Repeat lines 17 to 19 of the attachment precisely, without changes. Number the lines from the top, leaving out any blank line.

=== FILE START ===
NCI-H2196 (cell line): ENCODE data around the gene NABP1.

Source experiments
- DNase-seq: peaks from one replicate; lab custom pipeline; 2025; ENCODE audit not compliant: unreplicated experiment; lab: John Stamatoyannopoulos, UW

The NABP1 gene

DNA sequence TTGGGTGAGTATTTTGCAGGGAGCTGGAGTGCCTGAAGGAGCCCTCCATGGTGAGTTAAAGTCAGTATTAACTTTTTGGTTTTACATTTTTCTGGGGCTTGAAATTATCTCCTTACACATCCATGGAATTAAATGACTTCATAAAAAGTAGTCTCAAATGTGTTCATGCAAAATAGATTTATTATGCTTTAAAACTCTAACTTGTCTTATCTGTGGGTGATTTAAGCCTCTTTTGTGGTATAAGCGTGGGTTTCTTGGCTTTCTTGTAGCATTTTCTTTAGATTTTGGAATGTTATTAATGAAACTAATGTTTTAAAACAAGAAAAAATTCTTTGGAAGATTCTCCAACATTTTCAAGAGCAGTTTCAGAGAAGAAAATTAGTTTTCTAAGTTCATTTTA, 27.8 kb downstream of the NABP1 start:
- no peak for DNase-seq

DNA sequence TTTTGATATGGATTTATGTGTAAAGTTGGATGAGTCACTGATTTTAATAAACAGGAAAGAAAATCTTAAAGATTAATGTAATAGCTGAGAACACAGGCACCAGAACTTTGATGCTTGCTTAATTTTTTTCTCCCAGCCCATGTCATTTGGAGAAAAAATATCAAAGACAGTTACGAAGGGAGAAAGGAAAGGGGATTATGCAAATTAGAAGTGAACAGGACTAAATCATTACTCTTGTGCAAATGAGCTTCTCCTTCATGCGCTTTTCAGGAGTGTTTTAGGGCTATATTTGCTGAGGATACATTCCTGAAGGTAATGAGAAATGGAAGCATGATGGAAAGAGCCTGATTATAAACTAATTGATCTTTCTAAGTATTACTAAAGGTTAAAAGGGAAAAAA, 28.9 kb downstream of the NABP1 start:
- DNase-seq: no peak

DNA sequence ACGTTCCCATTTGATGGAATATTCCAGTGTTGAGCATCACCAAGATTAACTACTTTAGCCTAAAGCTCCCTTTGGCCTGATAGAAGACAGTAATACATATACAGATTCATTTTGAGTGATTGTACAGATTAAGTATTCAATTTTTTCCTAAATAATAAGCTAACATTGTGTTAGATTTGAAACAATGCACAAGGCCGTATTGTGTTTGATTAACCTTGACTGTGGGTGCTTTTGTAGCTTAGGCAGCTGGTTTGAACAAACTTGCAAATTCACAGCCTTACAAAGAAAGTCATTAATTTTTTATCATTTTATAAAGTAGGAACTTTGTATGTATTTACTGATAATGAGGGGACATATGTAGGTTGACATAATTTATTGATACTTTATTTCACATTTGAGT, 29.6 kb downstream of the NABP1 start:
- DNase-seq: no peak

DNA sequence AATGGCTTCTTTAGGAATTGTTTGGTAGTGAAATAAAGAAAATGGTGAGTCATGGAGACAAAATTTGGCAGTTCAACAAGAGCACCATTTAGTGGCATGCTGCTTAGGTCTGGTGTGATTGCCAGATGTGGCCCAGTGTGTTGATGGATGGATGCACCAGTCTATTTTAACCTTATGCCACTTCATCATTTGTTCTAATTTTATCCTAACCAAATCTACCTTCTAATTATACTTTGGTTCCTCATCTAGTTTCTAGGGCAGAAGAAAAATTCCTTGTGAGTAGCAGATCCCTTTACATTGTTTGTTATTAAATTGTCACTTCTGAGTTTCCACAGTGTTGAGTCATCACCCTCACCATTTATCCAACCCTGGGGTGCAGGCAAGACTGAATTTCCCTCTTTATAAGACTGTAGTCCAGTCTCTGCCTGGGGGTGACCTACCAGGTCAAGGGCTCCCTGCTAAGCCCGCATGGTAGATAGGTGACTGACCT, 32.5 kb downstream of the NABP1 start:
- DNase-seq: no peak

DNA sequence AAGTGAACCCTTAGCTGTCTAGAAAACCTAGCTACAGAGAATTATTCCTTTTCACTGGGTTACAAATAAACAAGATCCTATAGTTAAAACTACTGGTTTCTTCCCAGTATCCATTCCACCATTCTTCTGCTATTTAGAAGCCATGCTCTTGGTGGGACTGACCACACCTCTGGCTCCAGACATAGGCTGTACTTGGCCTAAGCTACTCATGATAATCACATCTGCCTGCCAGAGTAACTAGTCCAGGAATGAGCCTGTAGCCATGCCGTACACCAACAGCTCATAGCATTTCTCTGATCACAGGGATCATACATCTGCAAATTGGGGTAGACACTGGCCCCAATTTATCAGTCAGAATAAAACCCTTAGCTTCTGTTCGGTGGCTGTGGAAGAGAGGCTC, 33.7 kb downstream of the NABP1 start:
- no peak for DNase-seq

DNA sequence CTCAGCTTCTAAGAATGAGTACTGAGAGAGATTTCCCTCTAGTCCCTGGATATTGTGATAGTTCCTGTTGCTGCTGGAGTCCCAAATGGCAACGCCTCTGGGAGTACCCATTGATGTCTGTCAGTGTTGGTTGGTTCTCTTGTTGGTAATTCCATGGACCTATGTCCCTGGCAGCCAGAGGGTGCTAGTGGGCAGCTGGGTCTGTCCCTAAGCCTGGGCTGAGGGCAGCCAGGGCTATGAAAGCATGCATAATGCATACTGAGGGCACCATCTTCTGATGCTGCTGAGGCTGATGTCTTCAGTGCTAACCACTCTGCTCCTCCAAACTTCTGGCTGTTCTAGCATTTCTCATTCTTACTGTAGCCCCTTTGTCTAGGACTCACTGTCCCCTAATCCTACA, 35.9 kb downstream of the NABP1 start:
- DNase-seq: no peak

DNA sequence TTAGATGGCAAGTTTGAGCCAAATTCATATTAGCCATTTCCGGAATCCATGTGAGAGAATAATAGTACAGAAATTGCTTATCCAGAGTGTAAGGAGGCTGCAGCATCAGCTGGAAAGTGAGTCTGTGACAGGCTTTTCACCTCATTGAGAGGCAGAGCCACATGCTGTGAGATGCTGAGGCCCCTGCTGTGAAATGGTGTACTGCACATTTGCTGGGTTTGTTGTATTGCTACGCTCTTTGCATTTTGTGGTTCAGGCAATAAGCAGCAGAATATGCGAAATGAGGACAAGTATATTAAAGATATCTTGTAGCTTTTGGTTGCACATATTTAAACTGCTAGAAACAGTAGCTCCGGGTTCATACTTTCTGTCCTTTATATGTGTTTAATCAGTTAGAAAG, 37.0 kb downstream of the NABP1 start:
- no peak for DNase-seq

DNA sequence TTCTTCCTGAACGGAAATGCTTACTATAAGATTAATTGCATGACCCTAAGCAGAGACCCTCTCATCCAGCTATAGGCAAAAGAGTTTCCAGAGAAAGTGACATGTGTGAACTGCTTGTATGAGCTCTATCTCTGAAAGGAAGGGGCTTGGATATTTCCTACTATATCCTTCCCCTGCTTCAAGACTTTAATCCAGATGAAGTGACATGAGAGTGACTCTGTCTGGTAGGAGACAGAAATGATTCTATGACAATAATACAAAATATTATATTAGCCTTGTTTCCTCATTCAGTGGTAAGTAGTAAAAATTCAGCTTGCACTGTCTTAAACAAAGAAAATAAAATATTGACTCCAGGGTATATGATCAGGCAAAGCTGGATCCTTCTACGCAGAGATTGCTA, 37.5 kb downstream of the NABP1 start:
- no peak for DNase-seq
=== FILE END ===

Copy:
DNA sequence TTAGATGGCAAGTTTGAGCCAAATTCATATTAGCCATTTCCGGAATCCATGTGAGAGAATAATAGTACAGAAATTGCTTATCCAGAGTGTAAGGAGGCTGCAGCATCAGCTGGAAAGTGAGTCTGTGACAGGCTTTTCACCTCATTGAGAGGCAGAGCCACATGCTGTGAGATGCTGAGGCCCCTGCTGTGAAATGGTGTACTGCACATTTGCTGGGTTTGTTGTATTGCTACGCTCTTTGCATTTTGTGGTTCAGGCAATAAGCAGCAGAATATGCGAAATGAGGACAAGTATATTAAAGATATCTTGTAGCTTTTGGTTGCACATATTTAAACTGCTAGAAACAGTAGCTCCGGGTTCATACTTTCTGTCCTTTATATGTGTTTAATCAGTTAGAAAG, 37.0 kb downstream of the NABP1 start:
- no peak for DNase-seq

DNA sequence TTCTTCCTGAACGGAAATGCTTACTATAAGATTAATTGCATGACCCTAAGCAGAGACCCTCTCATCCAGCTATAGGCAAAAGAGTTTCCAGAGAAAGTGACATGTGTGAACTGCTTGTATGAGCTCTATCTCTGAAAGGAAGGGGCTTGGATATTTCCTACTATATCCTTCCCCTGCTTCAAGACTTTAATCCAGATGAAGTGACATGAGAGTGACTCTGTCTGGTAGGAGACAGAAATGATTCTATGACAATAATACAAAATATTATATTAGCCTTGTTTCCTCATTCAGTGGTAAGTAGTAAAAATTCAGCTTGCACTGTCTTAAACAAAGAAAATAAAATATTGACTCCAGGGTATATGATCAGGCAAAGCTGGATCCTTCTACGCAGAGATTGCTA, 37.5 kb downstream of the NABP1 start: